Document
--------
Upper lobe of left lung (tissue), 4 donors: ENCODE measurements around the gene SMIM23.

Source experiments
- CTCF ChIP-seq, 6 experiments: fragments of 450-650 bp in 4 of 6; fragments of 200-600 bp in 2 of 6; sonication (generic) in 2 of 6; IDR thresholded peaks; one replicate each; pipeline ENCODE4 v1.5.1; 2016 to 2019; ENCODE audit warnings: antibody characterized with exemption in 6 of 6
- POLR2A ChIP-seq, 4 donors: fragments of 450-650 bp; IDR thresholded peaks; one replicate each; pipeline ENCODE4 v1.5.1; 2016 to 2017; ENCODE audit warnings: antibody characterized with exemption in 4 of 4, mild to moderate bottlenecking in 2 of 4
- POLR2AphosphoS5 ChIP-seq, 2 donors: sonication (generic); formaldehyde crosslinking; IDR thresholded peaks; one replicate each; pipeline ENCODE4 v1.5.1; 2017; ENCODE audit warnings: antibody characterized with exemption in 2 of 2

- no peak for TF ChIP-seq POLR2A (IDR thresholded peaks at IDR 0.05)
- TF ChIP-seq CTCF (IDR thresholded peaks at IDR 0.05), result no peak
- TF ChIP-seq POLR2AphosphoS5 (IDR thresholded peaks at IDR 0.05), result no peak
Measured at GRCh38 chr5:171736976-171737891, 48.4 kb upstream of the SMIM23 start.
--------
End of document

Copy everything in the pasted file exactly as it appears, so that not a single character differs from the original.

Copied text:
Upper lobe of left lung (tissue), 4 donors: ENCODE measurements around the gene SMIM23.

Source experiments
- CTCF ChIP-seq, 6 experiments: fragments of 450-650 bp in 4 of 6; fragments of 200-600 bp in 2 of 6; sonication (generic) in 2 of 6; IDR thresholded peaks; one replicate each; pipeline ENCODE4 v1.5.1; 2016 to 2019; ENCODE audit warnings: antibody characterized with exemption in 6 of 6
- POLR2A ChIP-seq, 4 donors: fragments of 450-650 bp; IDR thresholded peaks; one replicate each; pipeline ENCODE4 v1.5.1; 2016 to 2017; ENCODE audit warnings: antibody characterized with exemption in 4 of 4, mild to moderate bottlenecking in 2 of 4
- POLR2AphosphoS5 ChIP-seq, 2 donors: sonication (generic); formaldehyde crosslinking; IDR thresholded peaks; one replicate each; pipeline ENCODE4 v1.5.1; 2017; ENCODE audit warnings: antibody characterized with exemption in 2 of 2

- no peak for TF ChIP-seq POLR2A (IDR thresholded peaks at IDR 0.05)
- TF ChIP-seq CTCF (IDR thresholded peaks at IDR 0.05), result no peak
- TF ChIP-seq POLR2AphosphoS5 (IDR thresholded peaks at IDR 0.05), result no peak
Measured at GRCh38 chr5:171736976-171737891, 48.4 kb upstream of the SMIM23 start.